Building peace in the minds of men and women

Wide Angle

Finding new ways to keep informed

In the space of two decades, young people have moved away from traditional media – television, radio, print – to digital media. But beyond the change of format, it is their whole relationship to information that has changed. Latin America is a good example of this move towards a more social, interactive and responsive web.

Mariana Souquett
Journalist based in Caracas, Venezuela.

Elìas Haig, 15, dreams of being a science popularizer. To learn about the subjects that interest him, this teenager from Los Teques on the outskirts of Caracas, began by consulting the platforms he found on the internet. He also regularly consults Twitter. “It allows me to have a more comprehensive view of what's going on,” he explains.

In 2018, at the age of 12, Haig created a blog, La Noción de la procrastinación (The concept of procrastination), where he talks about video games, science, social networks, films, and even fake news. He has now decided to focus on his blog and his Twitter account, another social network where he already has over 4,400 followers. To establish more direct contact with his audience, he has also started creating a podcast on YouTube.

In his quest for information, Haig is fairly representative of his generation – hyper-connected, favouring social networks to the detriment of traditional media, and a transmitter of information on his favourite topics.

Young people have gradually appropriated media to the point of converting them into laboratories for the construction of identities and the social world, according to Jorge Alberto Hidalgo Toledo, president of AMIC, Asociación Mexicana de Investigadores de la Comunicación (Mexican Association of Communication Researchers). They are now both consumers and producers of content, he explains.

Sports and entertainment

Although young people continue to consume political, social and economic issues in the media, they generally use this information as a mechanism to answer the existential questions that concern them, adds Hidalgo Toledo, who is also academic co-ordinator of the School of Communication at the Anáhuac University in Mexico.

“There are many, many ways of being young,” he continues. “We generally imagine youth as a  unitary, uniform group, a mass. But some of them have a strong political awareness, which comes mainly from the fact that they are concerned about a fundamental issue: the future. And they can visualize this future from a political, economic, family or work perspective.”

Will my family be okay? What will the world be like when I finish my studies? These are some of the questions that young people ask themselves in socio-digital spaces, according to the expert.

But this interest in political or economic issues in young people comes much after their interest in sports and entertainment – as shown in a 2020 study by the Instituto de Investigaciones de la Comunicación (Institute for Research in Communication) of the Central University of Venezuela (ININCO-UCV). 

Another study by ININCO indicates that young people focus on information concerning their daily lives – such as urban public transport services, or the exchange rate of the dollar. “Information is increasingly about content of practical interest. For young people, this paradigm shift has led to a diversification of sources, or a replacement of traditional media in favour of emerging media – where even a meme can now serve as a source of information – such as a Twitter feed or a podcast,” explains Morella Alvarado, a faculty member at ININCO-UCV.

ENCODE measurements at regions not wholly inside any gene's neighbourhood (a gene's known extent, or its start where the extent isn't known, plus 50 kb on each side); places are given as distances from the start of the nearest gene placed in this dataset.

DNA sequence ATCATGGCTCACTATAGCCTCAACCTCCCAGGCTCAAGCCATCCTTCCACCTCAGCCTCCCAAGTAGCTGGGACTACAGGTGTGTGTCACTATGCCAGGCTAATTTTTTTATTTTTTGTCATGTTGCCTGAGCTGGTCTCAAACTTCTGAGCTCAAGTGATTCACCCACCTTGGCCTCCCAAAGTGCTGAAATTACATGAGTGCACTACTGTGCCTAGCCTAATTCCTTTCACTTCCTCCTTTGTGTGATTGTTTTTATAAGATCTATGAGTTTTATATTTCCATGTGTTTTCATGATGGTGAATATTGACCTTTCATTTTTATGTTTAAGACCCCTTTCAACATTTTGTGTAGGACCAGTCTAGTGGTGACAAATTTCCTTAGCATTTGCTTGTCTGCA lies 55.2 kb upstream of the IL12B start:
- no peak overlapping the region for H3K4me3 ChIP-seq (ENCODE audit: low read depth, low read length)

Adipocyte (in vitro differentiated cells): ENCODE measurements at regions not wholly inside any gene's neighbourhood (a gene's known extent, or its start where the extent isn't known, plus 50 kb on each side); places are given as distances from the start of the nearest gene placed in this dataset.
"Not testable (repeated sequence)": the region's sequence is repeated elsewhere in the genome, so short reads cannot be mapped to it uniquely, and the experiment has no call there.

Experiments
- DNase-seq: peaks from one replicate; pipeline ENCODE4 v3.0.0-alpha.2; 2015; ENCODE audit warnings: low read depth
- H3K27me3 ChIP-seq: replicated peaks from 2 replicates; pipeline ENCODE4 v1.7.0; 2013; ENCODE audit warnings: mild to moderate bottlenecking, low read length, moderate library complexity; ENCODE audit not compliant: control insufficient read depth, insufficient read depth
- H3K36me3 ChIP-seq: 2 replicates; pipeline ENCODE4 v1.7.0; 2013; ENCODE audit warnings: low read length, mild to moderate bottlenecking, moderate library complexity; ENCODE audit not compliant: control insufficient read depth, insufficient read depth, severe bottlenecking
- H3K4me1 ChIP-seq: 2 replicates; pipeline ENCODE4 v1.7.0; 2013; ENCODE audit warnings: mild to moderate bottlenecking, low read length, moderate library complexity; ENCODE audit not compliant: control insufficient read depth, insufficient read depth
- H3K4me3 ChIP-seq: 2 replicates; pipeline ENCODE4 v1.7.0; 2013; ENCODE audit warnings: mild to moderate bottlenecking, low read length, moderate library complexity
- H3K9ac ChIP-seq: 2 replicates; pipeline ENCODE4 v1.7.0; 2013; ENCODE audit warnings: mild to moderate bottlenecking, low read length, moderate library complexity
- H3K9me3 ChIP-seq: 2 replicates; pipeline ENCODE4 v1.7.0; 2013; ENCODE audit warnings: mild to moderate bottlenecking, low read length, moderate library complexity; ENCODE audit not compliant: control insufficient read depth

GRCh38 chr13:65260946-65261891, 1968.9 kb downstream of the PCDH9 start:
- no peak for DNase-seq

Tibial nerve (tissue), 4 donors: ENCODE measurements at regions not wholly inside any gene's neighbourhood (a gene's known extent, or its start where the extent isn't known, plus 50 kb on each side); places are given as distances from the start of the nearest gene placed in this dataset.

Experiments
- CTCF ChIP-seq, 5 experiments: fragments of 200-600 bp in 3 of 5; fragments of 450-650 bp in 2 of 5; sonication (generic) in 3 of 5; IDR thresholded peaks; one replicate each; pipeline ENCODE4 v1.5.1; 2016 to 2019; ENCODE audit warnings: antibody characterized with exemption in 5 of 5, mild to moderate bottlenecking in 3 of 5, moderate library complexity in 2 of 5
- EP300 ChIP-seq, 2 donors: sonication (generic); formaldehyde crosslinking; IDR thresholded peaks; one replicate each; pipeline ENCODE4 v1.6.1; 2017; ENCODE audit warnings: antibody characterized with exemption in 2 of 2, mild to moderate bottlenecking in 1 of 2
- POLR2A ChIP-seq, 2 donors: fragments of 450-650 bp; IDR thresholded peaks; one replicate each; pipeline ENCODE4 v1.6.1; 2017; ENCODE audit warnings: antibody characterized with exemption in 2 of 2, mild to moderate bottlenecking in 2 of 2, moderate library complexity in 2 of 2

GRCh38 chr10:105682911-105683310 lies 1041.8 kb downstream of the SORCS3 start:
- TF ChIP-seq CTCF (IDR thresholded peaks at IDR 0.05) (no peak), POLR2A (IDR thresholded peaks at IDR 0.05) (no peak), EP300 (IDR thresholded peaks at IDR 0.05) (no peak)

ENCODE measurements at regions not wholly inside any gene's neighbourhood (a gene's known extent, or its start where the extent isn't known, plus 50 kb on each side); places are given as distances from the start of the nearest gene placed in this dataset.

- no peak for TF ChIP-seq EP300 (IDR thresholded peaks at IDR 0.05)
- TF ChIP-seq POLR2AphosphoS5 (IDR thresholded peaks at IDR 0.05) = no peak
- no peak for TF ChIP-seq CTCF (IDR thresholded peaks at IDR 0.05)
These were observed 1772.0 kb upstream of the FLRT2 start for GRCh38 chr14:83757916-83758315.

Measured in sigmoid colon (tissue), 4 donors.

Attracting new audiences

Faced with these changes in the habits of the new generations, traditional media are trying to adapt. Some journalists are making an effort to produce content aimed at people under 30. In Brazil, Evandro Almeida, 23, a member of the Latin American Network of Young Journalists, favours formats that appeal to his peers. He recently produced a series of long-form videos for Instagram TV (IGTV) and YouTube, about Latin Americans living in zones of war and armed conflict.

“I created this specifically for social media, to inform young audiences in the region about what’s happening in other countries,” Almeida says. “Since 2019, all my reports have a social media focus, to attract new young audiences.”

A similar story is that of Noelia Esquivel, 25, a reporter for The Voice of Guanacaste, an independent media outlet in Costa Rica. She has increasingly abandoned traditional media sources in favour of digital media. Her preference is for news bulletins received by email.

While she believes that young people in her country are turning to social networks to find information, Esquivel recognizes that more needs to be done to capture young audiences with more engaging formats. “They spend a lot of time on social networks,” she notes. “That's where they find out how their friends are doing, but also what’s happening in their country, their region, and the world.”

The switch to digital media appears to be justified, considering that fifty-one per cent of internet users surveyed in Latin America say the main reason they use social networks is to keep up with the news, according to a 2020 GlobalWebIndex report. All the more reason to strengthen internet access in the region – to reduce the gap between those who have easy access to news content and the “information- poor”.

Read more:

Zoomers, in their own wordsThe UNESCO Courier, April-June 2021

Media: Operation Decontamination, The UNESCO Courier, July-September 2017


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